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Total unemployment goes flat

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(Read caption) This chart shows the rate of total unemployment since 1999. The drop in unemployment slowed in April, with the economy only adding 115,000 jobs

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Today’s Employment Situation report showed that in April “total unemployment” including all marginally attached workers went flat at 14.5% while the traditionally reported unemployment rate declined slightly to 8.1%.

The traditional unemployment rate is calculated from the monthly household survey results using a fairly explicit definition of “unemployed” (essentially unemployed and currently looking for full time employment) leaving many workers to be considered effectively “on the margin” either employed in part time work when full time is preferred or simply unemployed and no longer looking for work.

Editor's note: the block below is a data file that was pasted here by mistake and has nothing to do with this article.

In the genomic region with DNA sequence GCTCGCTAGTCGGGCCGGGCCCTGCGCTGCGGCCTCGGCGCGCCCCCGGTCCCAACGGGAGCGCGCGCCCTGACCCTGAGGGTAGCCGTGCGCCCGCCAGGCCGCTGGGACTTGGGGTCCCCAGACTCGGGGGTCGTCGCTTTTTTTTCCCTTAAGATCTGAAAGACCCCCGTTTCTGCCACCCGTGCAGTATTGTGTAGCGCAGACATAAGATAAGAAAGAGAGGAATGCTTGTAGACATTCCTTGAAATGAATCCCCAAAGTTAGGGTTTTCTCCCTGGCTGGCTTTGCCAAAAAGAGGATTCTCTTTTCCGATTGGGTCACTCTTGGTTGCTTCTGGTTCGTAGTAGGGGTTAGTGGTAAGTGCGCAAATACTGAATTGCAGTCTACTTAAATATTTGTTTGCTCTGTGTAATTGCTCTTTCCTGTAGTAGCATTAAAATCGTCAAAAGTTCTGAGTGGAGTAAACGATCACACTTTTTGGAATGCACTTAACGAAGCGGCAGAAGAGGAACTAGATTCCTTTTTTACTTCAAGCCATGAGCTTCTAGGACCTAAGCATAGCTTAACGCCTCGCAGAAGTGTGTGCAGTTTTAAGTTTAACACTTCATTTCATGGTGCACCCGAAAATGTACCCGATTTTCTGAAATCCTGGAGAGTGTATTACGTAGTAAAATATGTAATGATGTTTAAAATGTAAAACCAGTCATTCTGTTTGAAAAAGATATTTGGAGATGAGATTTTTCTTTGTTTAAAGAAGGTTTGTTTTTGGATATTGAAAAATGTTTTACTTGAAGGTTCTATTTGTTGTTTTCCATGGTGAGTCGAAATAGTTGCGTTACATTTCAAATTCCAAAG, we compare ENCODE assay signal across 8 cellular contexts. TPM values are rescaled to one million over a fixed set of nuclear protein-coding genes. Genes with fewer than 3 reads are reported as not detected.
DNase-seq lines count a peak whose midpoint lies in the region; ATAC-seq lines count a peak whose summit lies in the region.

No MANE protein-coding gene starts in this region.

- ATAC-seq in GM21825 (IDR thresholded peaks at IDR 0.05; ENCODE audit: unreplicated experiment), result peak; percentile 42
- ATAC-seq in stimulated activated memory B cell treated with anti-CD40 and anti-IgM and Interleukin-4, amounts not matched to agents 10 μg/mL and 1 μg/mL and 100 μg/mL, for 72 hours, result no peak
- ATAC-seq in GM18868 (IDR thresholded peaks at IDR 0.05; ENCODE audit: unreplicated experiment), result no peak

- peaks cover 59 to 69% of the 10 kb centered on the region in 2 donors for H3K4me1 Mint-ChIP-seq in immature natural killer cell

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The Bureau of Labor Statistics considers “marginally attached” workers (including discouraged workers) and persons who have settled for part time employment to be “underutilized” labor.

The broadest view of unemployment would include both traditionally unemployed workers and all other underutilized workers.

To calculate the “total” rate of unemployment we would simply use this larger group rather than the smaller and more restrictive “unemployed” group used in the traditional unemployment rate calculation.